She arrived in Australia as an asylum-seeker from the Vietnam War with no English-speaking skills and nothing but the clothes on her back.
Now after more than 20 incredible years of research and teaching, Dr Tien Huynh has today been named by Science & Technology Australia as one of the 30 “Superstars of STEM”.
The program recognises females who are smashing stereotypes and leading the way as role models for young women and girls across science, technology, engineering and mathematics (STEM).
The first ever round of Superstars was announced by the Minister for Industry, Innovation and Science, Senator the Hon Arthur Sinodinos AO, with the final 30 participants selected from more than 300 applicants.
The successful candidates will now receive training and development to use social media, TV, radio and public speaking opportunities to carve out a more diverse face for STEM.
Huynh was selected for her work promoting environmental sustainability, and improving the quality of life and equality for the underprivileged.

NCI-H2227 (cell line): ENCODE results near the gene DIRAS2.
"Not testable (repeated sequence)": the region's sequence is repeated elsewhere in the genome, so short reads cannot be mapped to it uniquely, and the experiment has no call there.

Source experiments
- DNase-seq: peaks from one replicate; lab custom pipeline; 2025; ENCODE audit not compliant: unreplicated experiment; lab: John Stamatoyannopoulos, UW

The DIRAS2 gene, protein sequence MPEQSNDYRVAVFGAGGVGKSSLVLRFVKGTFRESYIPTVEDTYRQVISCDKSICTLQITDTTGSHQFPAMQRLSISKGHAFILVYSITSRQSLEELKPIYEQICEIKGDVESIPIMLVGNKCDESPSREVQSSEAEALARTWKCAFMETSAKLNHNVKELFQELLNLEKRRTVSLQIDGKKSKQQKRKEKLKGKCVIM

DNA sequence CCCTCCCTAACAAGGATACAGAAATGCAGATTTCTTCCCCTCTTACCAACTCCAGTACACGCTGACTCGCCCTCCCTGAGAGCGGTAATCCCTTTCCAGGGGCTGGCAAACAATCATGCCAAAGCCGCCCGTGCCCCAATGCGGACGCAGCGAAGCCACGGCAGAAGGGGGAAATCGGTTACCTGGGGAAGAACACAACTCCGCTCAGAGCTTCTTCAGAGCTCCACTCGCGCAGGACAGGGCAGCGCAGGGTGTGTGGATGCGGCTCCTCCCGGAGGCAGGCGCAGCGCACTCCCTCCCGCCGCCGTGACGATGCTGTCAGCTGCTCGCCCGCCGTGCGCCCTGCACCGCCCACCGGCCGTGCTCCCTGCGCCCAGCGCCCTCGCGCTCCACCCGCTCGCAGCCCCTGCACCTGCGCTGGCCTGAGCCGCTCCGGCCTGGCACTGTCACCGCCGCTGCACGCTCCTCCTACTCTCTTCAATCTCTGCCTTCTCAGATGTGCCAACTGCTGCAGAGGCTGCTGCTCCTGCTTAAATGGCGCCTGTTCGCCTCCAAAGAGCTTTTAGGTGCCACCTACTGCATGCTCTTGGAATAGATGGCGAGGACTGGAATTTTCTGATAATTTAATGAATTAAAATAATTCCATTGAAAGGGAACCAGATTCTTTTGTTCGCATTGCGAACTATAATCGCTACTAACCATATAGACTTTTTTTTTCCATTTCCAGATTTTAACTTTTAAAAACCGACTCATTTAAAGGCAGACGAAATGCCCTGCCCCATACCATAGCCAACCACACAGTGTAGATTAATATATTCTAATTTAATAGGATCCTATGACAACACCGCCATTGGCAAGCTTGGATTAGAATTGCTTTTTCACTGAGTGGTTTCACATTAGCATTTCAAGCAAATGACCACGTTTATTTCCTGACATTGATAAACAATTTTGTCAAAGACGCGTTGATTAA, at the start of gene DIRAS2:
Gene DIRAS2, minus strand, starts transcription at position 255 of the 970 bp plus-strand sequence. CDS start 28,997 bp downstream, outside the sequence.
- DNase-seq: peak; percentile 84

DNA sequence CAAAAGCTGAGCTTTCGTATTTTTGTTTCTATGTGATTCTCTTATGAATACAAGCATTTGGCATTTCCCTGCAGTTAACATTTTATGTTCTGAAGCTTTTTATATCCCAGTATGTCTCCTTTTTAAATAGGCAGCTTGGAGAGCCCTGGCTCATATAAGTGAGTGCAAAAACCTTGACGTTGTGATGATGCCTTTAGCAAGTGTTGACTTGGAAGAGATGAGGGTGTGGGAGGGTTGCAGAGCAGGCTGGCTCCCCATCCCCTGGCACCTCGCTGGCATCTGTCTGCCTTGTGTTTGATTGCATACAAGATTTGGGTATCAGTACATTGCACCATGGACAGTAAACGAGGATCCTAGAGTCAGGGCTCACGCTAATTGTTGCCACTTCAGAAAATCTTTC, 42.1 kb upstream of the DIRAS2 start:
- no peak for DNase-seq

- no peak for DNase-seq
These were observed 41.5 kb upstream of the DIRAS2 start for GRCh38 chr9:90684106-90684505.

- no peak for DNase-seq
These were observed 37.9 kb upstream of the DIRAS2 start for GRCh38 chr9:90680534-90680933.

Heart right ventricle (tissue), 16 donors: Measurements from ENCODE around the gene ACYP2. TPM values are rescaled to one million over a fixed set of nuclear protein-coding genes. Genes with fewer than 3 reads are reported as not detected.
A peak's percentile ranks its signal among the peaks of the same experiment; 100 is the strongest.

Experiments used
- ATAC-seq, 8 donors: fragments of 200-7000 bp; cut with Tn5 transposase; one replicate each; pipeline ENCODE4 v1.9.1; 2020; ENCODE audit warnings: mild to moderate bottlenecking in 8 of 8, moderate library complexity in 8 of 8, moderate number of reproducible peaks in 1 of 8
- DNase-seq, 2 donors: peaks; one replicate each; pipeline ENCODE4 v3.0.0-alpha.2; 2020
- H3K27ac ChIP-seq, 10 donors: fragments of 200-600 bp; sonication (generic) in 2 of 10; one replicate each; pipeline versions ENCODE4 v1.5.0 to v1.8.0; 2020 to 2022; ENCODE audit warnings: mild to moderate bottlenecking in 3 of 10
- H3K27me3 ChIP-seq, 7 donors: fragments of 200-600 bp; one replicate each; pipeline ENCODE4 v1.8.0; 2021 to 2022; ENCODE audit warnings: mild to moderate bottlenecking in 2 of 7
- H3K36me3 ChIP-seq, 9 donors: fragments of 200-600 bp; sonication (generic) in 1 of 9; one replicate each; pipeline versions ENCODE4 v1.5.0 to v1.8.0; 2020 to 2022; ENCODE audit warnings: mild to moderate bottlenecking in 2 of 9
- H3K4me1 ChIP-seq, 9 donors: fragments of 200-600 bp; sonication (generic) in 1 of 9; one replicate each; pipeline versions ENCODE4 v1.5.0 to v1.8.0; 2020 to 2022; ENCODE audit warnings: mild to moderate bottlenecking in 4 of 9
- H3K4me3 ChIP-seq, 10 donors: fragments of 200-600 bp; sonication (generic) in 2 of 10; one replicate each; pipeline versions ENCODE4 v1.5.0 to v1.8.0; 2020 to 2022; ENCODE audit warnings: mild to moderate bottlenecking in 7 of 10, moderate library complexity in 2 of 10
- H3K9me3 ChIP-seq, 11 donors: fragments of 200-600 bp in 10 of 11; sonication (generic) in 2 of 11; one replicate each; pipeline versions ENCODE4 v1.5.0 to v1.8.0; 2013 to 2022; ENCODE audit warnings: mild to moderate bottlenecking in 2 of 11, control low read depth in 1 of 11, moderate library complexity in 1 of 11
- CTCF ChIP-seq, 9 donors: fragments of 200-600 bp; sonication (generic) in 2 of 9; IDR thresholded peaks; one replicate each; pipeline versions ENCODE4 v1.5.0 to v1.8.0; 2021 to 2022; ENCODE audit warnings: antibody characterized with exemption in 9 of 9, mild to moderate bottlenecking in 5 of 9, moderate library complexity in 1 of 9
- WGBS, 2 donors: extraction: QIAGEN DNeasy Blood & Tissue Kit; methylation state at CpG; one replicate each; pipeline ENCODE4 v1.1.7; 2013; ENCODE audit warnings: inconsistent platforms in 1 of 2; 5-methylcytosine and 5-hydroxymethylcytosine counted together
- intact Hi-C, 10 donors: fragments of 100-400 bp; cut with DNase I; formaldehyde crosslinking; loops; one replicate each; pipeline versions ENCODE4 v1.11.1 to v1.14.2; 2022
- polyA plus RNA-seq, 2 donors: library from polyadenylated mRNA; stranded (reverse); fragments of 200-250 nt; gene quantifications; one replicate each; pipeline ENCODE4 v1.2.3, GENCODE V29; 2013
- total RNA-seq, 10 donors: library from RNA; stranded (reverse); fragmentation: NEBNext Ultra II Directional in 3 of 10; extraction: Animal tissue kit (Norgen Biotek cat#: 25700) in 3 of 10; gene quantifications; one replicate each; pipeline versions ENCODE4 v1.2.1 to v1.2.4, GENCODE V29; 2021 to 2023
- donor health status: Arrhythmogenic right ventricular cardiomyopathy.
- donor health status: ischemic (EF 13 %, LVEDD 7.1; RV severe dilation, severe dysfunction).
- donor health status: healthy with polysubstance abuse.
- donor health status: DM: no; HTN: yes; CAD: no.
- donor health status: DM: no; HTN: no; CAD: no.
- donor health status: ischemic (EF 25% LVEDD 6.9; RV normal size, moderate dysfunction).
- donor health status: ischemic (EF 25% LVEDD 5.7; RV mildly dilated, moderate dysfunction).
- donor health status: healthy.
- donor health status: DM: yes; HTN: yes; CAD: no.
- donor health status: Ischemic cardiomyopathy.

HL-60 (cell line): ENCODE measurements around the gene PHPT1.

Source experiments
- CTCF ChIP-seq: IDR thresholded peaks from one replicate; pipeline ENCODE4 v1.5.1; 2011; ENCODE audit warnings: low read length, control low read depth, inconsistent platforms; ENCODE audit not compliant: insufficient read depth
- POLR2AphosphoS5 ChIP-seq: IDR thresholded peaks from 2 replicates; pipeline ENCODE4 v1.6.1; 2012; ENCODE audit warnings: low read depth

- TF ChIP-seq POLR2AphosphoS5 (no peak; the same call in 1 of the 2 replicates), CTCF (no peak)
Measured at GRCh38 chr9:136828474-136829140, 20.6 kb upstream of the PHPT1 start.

The RMIT lecturer is co-founder with Associate Professor Danilla Grando of the Centre for Health and Biological Innovations Lab. Her current work focuses on cancer, tissue repair, neuropharmacology and drug discovery technologies.
Huynh’s many achievements include establishing community transformative projects for endangered and medicinal plants, environmental sustainability and agricultural upcycling.
She also coordinates outreach activities to inspire young minds in STEM, mentors female Asian students and academics to inspire greatness and overcome challenges in their life and careers, and leads overseas work programs that bridge the gap between gender, age and cultural differences.
Huynh said being named a Superstar of STEM was a wonderful opportunity to inspire more young minds and give hope to girls who have nothing.
"My motto is 'Great achievements can come from humble beginnings'," Huynh said.
"I am most proud when I see my students go on to achieve their own successes and still remember me, knowing that I contributed to their journey.
"It's an exciting time to be in STEM, there are so many opportunities and possibilities. You only have one life, so dream big, live with passion and make it count."
Science & Technology Australia President-Elect, Professor Emma Johnston, said that studies in the USA and other countries similar to Australia had shown female STEM professionals were significantly under-represented.
“Superstars of STEM is the first program of its kind and will prove vital for the future of STEM in Australia,” Professor Johnston said.
“We want Australian girls to realise that there are some amazing, capable and impressive women working as scientists and technologists too, and that they work in and out of the lab in places you might not expect.”
Story: James Giggacher